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Anti-venom treatment remains a challenge

Lawrence Lutaaya with a snake at the Reptile Park

Lawrence Lutaaya with a snake at the Reptile Park

Entebbe Municipality is home to the Uganda Wildlife Educational Center (UWEC), formerly the zoo, and the Uganda Reptile Village/Park, where accidents with the venomous reptiles can happen.

However, no clinic, hospital or drug shop has venom antidotes. Even the government hospitals in Entebbe, known for their rabies remedies, have no venom antidotes, as NELSON EDWARD KASIMBI writes.

Cobras, pythons, vipers, name it…the more massive or venomous a reptile is, the more curious people it will attract at both UWEC on shores of Lake Victoria and Uganda Reptile Village in Bunono, Entebbe municipality.

The Reptile Village was formed in 2003, by a group of youth in the community, with passion to conserve endangered reptiles, including snakes, chameleons, monitor lizards and more. Such parks generate a lot of taxes through tourism, but it is not lost on us that many reptiles are venomous.

Snakes roam freely even outside these protected areas and one can get a snakebite from one’s own garden or house. And therein lies the complication: it is so hard to get an antidote in hospital, and Entebbe communities, where this story focused, depend more on first aid and uncertified traditional methods of treatment that are not always successful.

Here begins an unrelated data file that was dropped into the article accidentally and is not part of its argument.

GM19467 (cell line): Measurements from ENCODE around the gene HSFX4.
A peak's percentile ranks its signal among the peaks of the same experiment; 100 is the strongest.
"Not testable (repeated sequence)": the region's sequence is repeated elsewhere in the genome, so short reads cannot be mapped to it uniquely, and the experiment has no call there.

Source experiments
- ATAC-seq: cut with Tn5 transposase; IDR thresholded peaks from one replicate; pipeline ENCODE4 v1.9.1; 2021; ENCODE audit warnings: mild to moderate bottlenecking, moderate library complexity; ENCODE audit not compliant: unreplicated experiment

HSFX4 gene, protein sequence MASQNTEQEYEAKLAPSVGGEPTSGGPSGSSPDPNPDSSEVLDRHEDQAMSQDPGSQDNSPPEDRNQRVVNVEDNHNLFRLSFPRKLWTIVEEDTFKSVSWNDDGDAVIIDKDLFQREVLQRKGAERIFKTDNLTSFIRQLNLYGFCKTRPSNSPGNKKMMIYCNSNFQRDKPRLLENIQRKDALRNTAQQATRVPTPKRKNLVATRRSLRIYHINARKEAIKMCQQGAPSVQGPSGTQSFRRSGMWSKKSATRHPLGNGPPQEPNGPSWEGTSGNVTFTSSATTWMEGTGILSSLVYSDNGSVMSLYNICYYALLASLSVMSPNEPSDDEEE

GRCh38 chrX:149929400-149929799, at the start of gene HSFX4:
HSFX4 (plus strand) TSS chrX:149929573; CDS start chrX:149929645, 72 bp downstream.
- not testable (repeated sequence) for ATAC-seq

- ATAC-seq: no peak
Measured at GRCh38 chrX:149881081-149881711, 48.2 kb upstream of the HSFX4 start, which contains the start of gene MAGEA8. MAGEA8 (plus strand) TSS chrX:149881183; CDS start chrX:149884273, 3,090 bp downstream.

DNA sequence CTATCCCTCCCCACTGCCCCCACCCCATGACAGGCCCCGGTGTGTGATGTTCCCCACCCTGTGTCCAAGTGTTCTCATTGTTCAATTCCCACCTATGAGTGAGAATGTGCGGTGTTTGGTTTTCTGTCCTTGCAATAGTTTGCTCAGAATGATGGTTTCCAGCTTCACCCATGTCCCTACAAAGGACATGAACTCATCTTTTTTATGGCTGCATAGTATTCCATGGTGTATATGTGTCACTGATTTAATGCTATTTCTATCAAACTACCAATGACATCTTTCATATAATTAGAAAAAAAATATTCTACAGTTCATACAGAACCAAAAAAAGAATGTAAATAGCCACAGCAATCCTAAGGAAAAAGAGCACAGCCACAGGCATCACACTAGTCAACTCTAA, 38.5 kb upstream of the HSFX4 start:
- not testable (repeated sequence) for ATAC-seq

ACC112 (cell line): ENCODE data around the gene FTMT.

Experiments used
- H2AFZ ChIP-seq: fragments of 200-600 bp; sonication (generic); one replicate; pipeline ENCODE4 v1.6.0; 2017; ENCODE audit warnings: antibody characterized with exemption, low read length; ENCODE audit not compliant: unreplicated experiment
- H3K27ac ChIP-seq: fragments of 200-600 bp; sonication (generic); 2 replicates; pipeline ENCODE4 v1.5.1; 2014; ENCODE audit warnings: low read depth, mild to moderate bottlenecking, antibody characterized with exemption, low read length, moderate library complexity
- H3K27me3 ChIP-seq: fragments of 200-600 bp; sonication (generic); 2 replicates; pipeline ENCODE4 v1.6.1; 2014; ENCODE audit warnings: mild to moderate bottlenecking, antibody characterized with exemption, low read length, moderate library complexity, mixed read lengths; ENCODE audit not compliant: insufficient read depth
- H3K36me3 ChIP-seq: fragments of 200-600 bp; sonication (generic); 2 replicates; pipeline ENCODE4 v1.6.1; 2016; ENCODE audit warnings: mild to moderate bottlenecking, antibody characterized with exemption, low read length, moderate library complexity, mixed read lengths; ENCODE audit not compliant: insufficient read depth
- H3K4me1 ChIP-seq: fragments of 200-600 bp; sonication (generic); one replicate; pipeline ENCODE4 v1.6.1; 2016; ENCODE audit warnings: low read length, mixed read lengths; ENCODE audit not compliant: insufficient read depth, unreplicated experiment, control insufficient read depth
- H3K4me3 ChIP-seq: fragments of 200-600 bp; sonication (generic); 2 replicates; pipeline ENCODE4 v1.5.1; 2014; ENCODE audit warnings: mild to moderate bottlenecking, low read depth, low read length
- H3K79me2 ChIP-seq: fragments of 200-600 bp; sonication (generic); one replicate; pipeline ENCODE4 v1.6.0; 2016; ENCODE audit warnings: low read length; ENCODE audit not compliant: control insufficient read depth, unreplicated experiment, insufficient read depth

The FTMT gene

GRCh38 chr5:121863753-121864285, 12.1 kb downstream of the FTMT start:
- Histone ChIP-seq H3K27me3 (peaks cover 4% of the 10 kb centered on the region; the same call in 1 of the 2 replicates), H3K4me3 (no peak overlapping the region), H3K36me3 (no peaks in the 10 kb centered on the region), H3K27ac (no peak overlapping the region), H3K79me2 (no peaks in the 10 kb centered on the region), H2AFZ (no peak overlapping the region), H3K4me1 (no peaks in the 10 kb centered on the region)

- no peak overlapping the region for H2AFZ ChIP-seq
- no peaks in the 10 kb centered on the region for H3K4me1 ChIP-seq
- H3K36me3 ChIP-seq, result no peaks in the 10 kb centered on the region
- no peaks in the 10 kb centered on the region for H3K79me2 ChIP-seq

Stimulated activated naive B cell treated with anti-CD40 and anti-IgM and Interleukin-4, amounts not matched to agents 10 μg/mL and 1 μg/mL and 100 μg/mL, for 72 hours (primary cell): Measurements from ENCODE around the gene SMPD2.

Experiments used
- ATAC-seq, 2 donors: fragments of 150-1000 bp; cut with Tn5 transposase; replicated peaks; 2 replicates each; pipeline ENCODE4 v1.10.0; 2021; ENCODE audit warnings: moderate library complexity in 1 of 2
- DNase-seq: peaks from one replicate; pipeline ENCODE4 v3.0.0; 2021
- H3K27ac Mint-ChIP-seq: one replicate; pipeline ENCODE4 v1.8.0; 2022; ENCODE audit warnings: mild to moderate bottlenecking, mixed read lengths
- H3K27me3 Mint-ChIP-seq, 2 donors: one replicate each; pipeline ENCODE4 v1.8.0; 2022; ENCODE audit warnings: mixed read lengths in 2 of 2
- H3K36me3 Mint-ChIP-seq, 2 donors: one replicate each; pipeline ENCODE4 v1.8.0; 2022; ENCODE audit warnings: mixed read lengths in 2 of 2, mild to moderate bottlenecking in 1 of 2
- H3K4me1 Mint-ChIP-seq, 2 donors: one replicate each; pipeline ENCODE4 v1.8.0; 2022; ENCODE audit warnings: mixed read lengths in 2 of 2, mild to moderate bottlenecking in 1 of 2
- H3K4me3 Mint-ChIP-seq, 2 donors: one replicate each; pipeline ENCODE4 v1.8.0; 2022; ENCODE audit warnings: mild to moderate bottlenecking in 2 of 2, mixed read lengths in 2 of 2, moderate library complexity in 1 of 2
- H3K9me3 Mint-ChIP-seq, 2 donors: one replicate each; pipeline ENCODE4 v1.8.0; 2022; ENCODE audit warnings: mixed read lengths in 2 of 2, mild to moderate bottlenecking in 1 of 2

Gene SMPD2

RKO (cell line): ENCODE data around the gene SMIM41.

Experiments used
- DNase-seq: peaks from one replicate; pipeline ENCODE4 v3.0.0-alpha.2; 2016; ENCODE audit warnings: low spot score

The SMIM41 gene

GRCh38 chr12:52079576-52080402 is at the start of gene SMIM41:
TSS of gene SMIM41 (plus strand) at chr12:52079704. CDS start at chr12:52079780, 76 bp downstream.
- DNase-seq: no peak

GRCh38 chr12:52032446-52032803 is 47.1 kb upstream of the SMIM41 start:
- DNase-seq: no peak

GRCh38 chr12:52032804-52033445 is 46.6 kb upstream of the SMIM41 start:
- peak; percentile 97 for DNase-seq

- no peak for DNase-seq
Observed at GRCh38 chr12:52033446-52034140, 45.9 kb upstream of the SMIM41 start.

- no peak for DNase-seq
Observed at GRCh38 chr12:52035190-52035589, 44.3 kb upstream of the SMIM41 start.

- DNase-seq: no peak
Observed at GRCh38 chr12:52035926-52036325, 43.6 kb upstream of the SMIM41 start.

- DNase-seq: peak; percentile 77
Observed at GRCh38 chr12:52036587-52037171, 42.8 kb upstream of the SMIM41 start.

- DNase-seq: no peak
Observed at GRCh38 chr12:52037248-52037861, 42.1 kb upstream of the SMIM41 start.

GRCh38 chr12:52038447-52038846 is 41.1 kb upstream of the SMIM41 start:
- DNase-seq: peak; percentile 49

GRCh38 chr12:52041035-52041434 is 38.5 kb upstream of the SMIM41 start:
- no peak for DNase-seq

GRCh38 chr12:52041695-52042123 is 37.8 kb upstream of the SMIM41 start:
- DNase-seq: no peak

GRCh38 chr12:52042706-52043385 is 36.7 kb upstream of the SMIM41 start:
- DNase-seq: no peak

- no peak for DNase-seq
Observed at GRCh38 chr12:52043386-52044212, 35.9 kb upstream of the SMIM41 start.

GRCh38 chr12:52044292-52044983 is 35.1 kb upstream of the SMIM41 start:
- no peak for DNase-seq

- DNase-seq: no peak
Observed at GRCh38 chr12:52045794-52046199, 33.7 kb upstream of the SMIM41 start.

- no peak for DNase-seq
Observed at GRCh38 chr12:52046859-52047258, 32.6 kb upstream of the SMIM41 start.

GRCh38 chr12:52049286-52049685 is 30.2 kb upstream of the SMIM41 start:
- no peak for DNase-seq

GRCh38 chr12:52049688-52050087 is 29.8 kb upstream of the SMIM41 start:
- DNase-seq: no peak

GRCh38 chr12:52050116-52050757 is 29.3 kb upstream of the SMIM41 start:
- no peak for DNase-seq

The Observer recently visited private clinics, drug shops, and Entebbe general referral hospital, to find out whether the health facilities were equipped with venom antidotes and the findings were worrying.

Fatuma Nakayi, 37, a resident of Bunono, said the lack of venom antidotes is a problem for the village because in case of a snakebite, victims have to be transported to a government hospital in Entebbe town for treatment, which is quite far.

Nakayi said, “As a person who resides in Bunono where the reptile park is, I am very worried, we have no place to go for treatment. Victims have to travel about 4km to Grade B hospital for treatment.”

Zamu Wasswa, a village leader, was happy with the number of clinics and drugstores in Bunono, and feels people such as Nakayi have no reason to worry, but she could not confirm whether any of them provided remedies for venomous bites. The Observer talked to a nurse at a local clinic, who requested anonymity, and she said the village not only lacks venom antidotes but also has very little first aid knowledge, in case of a snakebite.

This is not different from many parts of Uganda. But Lawrence Lutaaya, a tour guide at Uganda Reptile Village, says the park has partnered with the Entebbe general referral hospital to treat people who have been bitten by snakes, strictly at the park.

“These antidotes are too expensive; a dose is around Shs 300,000 and is hard to be stored. To make matters worse, each venomous snake has its own antidote – you don’t just buy – yet some people operating the clinics and drug shops, are not knowledgeable about snakes and don’t know the antidotes to stock,” Lutaaya said.

But Dr Kepher Baccwa in the department of community health at Entebbe general referral hospital, admitted that the hospital has no venom antidotes; not in the pharmacy, not in the store, saying government stopped procuring such antidotes since their demand was low.